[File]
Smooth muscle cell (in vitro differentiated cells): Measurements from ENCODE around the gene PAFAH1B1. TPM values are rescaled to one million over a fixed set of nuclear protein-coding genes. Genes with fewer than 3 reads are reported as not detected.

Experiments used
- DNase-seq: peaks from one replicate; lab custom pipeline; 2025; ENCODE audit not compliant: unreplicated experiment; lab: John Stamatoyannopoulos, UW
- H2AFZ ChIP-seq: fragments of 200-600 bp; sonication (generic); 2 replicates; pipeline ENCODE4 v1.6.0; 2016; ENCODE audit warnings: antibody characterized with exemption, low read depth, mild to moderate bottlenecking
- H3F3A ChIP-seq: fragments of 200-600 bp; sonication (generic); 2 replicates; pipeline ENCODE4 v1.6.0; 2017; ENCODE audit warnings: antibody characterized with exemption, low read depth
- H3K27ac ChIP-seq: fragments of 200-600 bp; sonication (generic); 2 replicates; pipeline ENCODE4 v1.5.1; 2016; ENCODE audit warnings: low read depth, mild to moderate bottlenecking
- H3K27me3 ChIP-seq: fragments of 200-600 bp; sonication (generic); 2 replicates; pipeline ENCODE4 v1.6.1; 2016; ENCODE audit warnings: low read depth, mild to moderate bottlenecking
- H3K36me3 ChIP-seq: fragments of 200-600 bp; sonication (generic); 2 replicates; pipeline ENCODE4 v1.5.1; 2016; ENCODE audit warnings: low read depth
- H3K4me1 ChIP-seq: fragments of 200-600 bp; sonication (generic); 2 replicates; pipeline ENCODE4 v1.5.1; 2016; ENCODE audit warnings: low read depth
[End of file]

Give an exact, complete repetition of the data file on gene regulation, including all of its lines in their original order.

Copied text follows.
Smooth muscle cell (in vitro differentiated cells): Measurements from ENCODE around the gene PAFAH1B1. TPM values are rescaled to one million over a fixed set of nuclear protein-coding genes. Genes with fewer than 3 reads are reported as not detected.

Experiments used
- DNase-seq: peaks from one replicate; lab custom pipeline; 2025; ENCODE audit not compliant: unreplicated experiment; lab: John Stamatoyannopoulos, UW
- H2AFZ ChIP-seq: fragments of 200-600 bp; sonication (generic); 2 replicates; pipeline ENCODE4 v1.6.0; 2016; ENCODE audit warnings: antibody characterized with exemption, low read depth, mild to moderate bottlenecking
- H3F3A ChIP-seq: fragments of 200-600 bp; sonication (generic); 2 replicates; pipeline ENCODE4 v1.6.0; 2017; ENCODE audit warnings: antibody characterized with exemption, low read depth
- H3K27ac ChIP-seq: fragments of 200-600 bp; sonication (generic); 2 replicates; pipeline ENCODE4 v1.5.1; 2016; ENCODE audit warnings: low read depth, mild to moderate bottlenecking
- H3K27me3 ChIP-seq: fragments of 200-600 bp; sonication (generic); 2 replicates; pipeline ENCODE4 v1.6.1; 2016; ENCODE audit warnings: low read depth, mild to moderate bottlenecking
- H3K36me3 ChIP-seq: fragments of 200-600 bp; sonication (generic); 2 replicates; pipeline ENCODE4 v1.5.1; 2016; ENCODE audit warnings: low read depth
- H3K4me1 ChIP-seq: fragments of 200-600 bp; sonication (generic); 2 replicates; pipeline ENCODE4 v1.5.1; 2016; ENCODE audit warnings: low read depth